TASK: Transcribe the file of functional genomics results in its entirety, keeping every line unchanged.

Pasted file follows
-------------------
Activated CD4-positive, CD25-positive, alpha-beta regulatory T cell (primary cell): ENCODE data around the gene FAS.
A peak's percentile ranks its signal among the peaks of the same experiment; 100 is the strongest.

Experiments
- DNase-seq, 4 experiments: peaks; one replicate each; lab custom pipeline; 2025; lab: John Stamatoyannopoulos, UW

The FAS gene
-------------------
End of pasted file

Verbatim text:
Activated CD4-positive, CD25-positive, alpha-beta regulatory T cell (primary cell): ENCODE data around the gene FAS.
A peak's percentile ranks its signal among the peaks of the same experiment; 100 is the strongest.

Experiments
- DNase-seq, 4 experiments: peaks; one replicate each; lab custom pipeline; 2025; lab: John Stamatoyannopoulos, UW

The FAS gene